Heart Failure: Stage A
University's Advanced Heart Failure Center
1350 Walton Way
Augusta, GA 30901-2629
Hours: 8 a.m.-4:30 p.m.
In Stage A, patients are at high risk for heart failure, but do not show any symptoms or have any structural damage to the heart. The first step in managing or preventing heart failure is to treat the primary conditions that cause or complicate heart failure. Risk factors include high blood pressure, heart diseases, diabetes, obesity, metabolic syndrome, and previous use of medications that damage the heart (such as some chemotherapy).
Important risk factors to manage include:
- Coronary artery disease. Treatment includes a healthy diet, exercise, smoking cessation, medications, and possibly bypass surgery or angioplasty/stenting.
- Cholesterol and lipid problems. Treatments include lifestyle management and medications, especially statin drugs.
- High blood pressure. A normal systolic blood pressure is considered below 120 mm Hg, and a normal diastolic blood pressure is below 80 mm Hg. High blood pressure is diagnosed when measurements are 140/90 mm Hg or above. Reducing blood pressure can reduce the risk of developing heart failure.
- Diabetes. The treatment of type 1 diabetes and type 2 diabetes is extremely important for reducing the risk for heart disease. ACE inhibitors are especially beneficial, particularly for people with diabetes. Research suggests that metformin, a drug used to treat diabetes, may also help prevent heart failure.
- Obesity. Obesity affects cardiovascular health and should be considered and treated as a disease. Guidelines recommend that doctors create individualized weight loss plans for patients who are overweight or obese.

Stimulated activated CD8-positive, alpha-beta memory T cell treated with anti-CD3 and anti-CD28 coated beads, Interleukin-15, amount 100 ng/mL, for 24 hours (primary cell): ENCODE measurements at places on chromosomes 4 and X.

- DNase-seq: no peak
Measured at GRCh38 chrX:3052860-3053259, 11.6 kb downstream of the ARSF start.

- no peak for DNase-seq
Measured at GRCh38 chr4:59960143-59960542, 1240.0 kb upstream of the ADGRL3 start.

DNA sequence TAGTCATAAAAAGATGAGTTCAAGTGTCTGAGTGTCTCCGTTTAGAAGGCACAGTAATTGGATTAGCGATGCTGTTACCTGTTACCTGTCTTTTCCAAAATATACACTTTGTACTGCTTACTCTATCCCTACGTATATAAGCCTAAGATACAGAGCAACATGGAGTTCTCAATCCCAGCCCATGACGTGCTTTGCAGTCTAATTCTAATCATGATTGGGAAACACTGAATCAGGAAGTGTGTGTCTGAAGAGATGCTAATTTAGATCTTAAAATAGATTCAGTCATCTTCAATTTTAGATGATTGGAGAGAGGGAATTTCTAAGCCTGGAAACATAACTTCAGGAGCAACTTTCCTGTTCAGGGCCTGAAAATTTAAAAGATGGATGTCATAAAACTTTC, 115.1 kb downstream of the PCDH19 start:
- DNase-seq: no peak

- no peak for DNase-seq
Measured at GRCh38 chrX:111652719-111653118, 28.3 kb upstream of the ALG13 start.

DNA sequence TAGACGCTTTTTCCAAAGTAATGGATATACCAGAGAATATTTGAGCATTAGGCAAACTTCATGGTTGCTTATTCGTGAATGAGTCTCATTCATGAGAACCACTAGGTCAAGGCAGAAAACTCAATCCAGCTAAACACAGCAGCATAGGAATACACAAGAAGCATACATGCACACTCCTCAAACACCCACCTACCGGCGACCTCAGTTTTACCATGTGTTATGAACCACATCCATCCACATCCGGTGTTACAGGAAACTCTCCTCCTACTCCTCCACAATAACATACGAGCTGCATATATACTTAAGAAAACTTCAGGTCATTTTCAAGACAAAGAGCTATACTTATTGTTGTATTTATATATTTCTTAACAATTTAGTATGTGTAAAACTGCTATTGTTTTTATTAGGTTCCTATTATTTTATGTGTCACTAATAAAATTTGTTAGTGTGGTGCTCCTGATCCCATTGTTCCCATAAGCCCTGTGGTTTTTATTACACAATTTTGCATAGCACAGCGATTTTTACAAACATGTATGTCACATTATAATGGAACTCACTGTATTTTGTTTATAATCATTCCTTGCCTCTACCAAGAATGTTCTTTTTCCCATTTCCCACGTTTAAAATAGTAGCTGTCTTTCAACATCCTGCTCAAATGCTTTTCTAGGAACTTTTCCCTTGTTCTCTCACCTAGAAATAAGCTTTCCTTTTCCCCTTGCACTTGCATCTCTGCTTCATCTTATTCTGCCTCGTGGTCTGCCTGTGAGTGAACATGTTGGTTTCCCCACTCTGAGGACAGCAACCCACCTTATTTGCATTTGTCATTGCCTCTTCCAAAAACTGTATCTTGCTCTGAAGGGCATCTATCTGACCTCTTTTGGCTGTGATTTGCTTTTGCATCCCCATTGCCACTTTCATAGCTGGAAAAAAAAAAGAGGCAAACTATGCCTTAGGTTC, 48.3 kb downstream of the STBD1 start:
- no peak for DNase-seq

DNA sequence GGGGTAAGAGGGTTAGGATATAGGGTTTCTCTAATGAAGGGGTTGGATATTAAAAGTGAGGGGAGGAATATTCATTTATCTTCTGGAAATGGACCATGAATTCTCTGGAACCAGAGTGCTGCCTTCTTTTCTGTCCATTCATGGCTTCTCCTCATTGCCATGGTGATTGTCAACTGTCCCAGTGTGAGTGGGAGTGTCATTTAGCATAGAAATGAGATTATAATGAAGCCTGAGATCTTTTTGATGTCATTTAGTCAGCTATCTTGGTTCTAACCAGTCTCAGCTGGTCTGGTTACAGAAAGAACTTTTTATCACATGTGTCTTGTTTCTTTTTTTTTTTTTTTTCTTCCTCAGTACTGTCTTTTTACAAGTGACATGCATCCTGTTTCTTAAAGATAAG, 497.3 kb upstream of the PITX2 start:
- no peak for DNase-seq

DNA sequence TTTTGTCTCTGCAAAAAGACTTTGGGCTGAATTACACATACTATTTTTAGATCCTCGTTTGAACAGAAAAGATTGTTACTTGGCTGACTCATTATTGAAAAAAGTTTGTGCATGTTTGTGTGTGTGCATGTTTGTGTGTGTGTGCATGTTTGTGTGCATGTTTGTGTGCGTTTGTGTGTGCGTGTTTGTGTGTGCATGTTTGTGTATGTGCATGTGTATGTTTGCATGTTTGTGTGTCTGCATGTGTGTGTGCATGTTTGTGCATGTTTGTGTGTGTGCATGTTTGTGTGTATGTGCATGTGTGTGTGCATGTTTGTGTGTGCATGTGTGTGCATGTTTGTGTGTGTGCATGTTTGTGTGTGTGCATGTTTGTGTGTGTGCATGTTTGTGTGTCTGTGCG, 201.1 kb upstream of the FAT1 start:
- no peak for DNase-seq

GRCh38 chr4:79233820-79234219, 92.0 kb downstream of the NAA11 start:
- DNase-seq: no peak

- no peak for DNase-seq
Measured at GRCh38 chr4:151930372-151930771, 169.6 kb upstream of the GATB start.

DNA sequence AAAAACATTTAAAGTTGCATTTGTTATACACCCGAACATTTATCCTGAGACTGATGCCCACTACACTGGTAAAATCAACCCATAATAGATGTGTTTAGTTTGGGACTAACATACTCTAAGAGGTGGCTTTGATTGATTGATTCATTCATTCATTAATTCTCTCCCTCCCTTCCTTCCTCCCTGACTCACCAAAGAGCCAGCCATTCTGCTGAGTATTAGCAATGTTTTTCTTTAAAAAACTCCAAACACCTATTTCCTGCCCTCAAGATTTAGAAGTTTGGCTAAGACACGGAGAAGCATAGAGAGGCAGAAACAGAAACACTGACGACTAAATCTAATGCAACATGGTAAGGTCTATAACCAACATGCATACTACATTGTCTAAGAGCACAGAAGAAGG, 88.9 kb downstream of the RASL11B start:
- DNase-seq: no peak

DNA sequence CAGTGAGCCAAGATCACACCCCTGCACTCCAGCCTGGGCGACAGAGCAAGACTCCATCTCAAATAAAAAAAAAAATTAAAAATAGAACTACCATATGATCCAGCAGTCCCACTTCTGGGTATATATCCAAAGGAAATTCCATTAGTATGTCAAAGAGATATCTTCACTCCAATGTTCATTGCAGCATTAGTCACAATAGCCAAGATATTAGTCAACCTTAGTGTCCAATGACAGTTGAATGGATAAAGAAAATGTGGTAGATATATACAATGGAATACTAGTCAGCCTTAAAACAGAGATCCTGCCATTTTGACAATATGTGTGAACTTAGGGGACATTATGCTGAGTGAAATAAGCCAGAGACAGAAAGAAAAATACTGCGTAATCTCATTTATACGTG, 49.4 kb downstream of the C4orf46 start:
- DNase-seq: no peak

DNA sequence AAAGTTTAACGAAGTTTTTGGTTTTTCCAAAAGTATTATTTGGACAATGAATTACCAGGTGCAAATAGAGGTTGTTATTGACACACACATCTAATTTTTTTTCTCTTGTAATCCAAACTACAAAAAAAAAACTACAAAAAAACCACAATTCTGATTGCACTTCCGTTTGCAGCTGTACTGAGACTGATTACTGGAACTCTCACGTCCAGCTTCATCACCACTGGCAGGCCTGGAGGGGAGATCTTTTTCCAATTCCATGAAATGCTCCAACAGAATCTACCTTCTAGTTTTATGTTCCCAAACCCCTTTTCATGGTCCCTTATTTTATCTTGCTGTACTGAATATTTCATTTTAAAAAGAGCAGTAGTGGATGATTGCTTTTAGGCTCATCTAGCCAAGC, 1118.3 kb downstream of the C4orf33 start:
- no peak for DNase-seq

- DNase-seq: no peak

- Valvular abnormalities, such as aortic stenosis and mitral regurgitation. Surgery may be required.
- Abnormal health rhythms (arrhythmias). Ventricular assisted devices, notably biventricular pacers (BVPs), can help prevent hospitalizations for patients with these conditions.
- Anemia. Patients with heart failure and underlying anemia should have their anemia corrected. On occasion, this may require erythropoiesis-stimulating drugs.
- Thyroid function. Various medications are used to treat overactive thyroid (hyperthyroidism) or underactive thyroid (hypothyroidism).
- Drugs. Avoid drugs that can worsen heart failure symptoms. Talk with your doctor about your heart failure before taking nonsteroidal anti-inflammatory drugs (NSAIDs), calcium channel blockers (verapamil and diltiazem), thiazolidinediones (drugs used for diabetes), anti-tumor necrosis factor medications, and most drugs used to treat irregular heart rhythms (arrhythmia).
- Diet and Exercise. It is particularly important to reduce sodium (salt) intake to less than 2,400 mg a day (ask your doctor for specific sodium intake goals). Patients should engage in medically supervised exercise programs. Dietary changes and exercise are important for treating all stages of heart failure.